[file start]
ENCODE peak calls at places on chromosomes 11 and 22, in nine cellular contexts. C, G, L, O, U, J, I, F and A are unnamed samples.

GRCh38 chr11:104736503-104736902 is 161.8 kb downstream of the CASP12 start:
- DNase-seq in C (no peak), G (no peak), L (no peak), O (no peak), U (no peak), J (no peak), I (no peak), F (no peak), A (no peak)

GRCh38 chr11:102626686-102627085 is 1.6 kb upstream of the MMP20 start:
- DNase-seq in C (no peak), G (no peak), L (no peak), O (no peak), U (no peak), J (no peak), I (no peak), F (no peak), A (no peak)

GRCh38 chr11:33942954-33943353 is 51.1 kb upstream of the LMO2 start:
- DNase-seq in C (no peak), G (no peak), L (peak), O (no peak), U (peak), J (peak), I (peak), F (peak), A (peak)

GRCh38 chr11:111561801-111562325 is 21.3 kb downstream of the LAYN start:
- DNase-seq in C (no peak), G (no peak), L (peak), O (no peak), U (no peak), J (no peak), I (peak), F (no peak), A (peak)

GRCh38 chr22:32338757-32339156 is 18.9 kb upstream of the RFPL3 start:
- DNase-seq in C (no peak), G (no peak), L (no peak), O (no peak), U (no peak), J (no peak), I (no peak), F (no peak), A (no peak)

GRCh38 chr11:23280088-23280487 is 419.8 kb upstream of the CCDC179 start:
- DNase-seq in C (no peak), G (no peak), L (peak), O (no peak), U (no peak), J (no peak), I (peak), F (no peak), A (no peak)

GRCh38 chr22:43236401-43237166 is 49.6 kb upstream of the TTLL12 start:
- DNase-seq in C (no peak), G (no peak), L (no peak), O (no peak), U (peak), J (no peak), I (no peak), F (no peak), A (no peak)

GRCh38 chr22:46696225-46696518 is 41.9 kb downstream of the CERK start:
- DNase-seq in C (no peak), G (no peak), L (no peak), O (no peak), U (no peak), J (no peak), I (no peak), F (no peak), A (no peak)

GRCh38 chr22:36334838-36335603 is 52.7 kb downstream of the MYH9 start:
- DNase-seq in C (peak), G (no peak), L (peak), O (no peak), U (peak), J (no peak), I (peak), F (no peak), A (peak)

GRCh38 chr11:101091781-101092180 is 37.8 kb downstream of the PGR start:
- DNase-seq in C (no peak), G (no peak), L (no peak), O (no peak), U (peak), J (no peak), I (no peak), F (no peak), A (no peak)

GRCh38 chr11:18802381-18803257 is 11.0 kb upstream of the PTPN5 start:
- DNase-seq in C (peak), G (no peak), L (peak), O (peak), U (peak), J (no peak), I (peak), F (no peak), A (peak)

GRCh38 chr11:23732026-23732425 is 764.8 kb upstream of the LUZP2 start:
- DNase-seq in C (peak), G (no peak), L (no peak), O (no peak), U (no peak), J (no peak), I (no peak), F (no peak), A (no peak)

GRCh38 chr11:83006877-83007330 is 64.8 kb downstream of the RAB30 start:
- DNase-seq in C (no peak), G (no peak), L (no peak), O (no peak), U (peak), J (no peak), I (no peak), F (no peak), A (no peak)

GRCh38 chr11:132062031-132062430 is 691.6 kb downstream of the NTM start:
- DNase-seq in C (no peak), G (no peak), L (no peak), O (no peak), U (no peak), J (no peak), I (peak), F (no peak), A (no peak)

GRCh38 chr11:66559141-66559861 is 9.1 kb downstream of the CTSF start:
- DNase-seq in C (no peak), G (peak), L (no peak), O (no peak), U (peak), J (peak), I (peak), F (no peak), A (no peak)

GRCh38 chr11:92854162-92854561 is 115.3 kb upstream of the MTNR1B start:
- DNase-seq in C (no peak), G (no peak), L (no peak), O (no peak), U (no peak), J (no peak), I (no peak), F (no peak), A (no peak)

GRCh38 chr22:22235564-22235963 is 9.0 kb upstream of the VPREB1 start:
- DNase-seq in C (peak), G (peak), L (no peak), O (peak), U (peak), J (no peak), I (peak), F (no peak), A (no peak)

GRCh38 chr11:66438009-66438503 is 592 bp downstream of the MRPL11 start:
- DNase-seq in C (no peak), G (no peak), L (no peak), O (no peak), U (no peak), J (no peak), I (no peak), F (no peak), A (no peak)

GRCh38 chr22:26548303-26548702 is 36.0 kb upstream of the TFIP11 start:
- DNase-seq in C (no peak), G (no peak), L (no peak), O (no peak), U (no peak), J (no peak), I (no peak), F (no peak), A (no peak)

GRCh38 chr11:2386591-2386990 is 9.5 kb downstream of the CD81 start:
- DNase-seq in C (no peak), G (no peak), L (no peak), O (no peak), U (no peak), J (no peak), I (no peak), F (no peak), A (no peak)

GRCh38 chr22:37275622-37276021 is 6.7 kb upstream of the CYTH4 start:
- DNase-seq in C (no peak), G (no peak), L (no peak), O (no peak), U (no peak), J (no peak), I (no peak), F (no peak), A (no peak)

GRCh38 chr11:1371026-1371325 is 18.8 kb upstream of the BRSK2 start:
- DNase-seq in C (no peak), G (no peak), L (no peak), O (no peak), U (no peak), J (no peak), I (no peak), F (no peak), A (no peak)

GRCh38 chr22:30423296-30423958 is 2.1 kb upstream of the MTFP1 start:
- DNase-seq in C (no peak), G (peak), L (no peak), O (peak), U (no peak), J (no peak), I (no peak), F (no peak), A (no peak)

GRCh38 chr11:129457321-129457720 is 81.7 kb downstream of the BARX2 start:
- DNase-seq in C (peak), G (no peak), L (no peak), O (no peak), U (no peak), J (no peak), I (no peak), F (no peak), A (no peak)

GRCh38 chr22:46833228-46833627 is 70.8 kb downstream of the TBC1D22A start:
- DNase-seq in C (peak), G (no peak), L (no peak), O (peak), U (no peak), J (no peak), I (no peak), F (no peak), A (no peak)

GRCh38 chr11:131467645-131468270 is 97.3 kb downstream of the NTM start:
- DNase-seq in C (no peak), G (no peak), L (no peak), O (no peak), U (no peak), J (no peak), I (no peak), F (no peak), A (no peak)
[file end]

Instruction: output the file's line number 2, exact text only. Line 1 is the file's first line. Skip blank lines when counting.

GRCh38 chr11:104736503-104736902 is 161.8 kb downstream of the CASP12 start: